Fluorescent microscopy

To investigate the adipokine effects of PCM or ACM, differentiated podocytes cultured on 12 mm cover slips in a 24-well plate were treated with PCM or ACM with the IgG isotype as the control or with an antibody against adiponectin, leptin, resistin or TNF-α. The immunofluorescent staining of desmin (green), nephrin (green), CD2AP (green), F-actin (red) and DAPI (blue) was detected using a Leica DM6000B fluorescent microscope (Leica Microsystems). Each slide was evaluated in eight randomly selected fields from four slides per sample (magnification, 100×) by two different investigators who were blinded to the sample identities.

Quantitative analysis of desmin, nephrin and CD2AP transcripts by RT-PCR

Total RNA was extracted from cultured mouse podocytes using TRI Reagent (Sigma-Aldrich). The extraction was carried out as described previously (Seow et al. 2011). TaqMan Gene Expression Assays (FAM dye-labeled MGB probe; Applied Biosystems) containing specific primers (assay ID for desmin: Mm00802455_m1; nephrin: Mm00497828_m1; CD2AP: Mm01277622_g1; GAPDH: Mm99999915_g1), the TaqMan MGB probe (FAM dye-labeled), TaqMan Fast Universal PCR Master Mix and 100 ng of cDNA were used to detect and quantify the mRNA levels of desmin, nephrin and CD2AP in cultured mouse podocytes. GAPDH served as the internal control. The Ct value of GAPDH was subtracted from that of desmin, nephrin and CD2AP (ΔCt). The ΔCt value of the ACM group was compared with that of the PCM group. The reactions were performed at 95°C for 10 min, followed by 40 cycles at 95°C for 15 s and 60°C for 1 min.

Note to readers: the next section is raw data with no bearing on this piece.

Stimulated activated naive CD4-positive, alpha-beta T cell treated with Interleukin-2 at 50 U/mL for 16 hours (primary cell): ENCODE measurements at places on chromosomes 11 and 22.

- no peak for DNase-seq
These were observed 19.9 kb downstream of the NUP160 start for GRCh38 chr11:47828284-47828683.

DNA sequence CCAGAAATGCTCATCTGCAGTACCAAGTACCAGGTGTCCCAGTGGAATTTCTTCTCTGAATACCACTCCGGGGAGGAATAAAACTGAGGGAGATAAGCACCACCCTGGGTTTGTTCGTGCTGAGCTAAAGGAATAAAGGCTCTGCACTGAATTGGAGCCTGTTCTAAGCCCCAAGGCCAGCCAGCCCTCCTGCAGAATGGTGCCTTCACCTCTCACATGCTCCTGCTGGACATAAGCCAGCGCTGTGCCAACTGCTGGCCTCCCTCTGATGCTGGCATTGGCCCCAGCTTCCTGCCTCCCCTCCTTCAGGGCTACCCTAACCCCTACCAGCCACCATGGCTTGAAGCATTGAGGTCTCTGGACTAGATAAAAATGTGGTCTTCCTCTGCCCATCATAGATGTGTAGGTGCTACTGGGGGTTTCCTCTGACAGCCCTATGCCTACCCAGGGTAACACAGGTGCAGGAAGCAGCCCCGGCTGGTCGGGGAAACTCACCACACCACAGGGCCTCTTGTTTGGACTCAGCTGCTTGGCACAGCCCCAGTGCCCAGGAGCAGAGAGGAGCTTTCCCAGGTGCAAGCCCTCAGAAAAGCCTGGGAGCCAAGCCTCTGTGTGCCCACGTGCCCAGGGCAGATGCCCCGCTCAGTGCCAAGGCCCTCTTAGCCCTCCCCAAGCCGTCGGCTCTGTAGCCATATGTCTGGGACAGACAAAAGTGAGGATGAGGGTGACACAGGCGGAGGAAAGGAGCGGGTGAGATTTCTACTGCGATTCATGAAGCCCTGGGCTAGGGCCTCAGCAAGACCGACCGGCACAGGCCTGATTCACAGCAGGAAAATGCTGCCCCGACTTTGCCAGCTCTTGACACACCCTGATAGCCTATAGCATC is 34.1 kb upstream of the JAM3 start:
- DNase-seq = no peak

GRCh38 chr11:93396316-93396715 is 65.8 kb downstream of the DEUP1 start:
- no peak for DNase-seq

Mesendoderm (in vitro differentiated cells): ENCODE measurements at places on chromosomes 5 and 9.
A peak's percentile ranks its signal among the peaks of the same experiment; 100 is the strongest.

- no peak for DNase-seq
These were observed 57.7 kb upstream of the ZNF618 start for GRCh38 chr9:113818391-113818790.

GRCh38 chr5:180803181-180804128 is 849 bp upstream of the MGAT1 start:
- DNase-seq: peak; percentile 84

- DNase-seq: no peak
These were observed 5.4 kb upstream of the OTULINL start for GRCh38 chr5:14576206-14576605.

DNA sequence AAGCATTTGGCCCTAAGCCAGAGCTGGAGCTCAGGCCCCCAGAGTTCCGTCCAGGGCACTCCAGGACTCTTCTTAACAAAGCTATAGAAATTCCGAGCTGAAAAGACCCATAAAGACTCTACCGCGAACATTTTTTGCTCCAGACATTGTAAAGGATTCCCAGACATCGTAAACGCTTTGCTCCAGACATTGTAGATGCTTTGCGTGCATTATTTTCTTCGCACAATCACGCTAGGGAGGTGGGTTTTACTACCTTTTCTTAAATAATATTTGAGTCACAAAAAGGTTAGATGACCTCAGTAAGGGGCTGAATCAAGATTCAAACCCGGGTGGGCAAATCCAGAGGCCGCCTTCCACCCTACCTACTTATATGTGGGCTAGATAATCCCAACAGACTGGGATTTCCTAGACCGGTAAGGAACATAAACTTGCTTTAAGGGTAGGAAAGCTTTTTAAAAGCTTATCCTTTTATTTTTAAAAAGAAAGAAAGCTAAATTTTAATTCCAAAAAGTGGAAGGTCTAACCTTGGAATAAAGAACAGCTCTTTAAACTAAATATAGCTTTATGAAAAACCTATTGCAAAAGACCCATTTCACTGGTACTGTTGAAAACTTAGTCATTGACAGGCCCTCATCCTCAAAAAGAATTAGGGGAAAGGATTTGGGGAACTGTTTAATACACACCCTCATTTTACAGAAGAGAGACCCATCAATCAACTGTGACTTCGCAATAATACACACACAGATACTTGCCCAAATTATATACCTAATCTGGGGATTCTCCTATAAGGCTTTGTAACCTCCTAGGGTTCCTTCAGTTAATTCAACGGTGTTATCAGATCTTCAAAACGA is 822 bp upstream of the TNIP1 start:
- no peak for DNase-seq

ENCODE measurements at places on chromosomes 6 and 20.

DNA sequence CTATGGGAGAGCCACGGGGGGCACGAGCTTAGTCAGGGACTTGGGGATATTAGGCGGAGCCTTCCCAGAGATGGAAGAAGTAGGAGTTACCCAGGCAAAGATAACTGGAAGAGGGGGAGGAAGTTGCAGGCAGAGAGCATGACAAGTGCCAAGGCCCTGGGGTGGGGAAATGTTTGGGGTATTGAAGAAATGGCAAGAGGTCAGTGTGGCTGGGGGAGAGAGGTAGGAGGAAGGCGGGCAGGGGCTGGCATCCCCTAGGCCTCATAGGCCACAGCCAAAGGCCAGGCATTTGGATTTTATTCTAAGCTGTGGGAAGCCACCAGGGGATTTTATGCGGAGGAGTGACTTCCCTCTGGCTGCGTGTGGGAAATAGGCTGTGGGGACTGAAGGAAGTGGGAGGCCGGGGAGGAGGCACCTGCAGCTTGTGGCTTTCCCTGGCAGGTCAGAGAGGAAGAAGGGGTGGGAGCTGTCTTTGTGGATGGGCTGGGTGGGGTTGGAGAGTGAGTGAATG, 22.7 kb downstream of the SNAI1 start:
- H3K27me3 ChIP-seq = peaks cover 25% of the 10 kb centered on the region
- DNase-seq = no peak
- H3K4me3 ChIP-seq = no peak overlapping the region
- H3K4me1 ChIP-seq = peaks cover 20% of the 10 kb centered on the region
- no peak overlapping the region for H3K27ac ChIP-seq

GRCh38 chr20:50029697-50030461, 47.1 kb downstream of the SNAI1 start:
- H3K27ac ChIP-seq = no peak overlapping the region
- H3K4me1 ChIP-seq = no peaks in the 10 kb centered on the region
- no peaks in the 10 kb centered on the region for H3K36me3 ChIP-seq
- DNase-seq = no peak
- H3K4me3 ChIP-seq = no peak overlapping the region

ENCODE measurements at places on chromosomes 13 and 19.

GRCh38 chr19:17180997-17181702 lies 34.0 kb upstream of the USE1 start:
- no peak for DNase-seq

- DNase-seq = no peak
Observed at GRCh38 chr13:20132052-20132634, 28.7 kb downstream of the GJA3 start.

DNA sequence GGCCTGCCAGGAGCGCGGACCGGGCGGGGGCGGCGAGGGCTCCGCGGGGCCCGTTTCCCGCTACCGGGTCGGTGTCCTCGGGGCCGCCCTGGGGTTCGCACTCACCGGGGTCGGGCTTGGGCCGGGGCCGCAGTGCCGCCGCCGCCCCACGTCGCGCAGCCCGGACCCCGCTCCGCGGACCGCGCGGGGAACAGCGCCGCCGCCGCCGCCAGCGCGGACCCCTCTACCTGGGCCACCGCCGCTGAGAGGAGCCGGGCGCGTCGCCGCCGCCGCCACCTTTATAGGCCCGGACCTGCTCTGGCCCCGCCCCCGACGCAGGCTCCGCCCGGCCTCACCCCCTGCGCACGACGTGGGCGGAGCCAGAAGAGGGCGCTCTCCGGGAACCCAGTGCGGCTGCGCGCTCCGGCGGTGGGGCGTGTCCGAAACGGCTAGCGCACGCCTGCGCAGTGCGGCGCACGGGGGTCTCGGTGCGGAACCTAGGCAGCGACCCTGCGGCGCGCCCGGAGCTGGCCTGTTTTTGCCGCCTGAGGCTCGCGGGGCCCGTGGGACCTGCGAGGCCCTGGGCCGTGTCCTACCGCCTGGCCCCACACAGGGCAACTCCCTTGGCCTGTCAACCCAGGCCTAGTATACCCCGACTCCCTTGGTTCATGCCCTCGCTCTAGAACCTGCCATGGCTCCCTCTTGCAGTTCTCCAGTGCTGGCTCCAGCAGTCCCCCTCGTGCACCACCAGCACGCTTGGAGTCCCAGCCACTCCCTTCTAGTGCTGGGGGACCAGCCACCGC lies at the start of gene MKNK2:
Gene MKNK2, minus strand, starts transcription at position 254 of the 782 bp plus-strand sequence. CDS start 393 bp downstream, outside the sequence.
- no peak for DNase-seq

Statistical analysis

The cell studies were performed four times. In the animal experiments, each group consisted of eight rats. The results were expressed as the mean ± standard deviation (s.d.). Statistical significance was assessed by one-way analysis of variance or the Mann–Whitney U test. A P-value of <0.05 was considered statistically significant.

Results

Insulin resistance in HF diet-fed rats

As shown in Table 1, the body weight increased significantly after 3 months in rats fed the HF diet compared with those fed the standard chow (C). In addition, the fasting levels of plasma glucose, insulin, triglycerides and cholesterol were significantly higher in the HF diet group than those in the control. To further evaluate the change in insulin sensitivity, an OGTT was performed, and the results for the two groups at the end of the last experimental week are shown in Fig. 1. There was no difference in the baseline plasma glucose level between the two groups; however, the plasma glucose level increased significantly in rats of the HF diet group compared with that in rats of the control at 30, 60, 90 and 120 min after oral glucose challenge (Fig. 1A; P < 0.05). As shown in Fig. 1B, the HF diet-fed rats had a significantly higher baseline plasma insulin level than the standard chow-fed rats. In response to oral glucose challenge, both groups responded with an increase in the plasma insulin level, except that the increase in the HF diet-fed rats was significantly higher than that in the standard chow-fed rats (P < 0.05).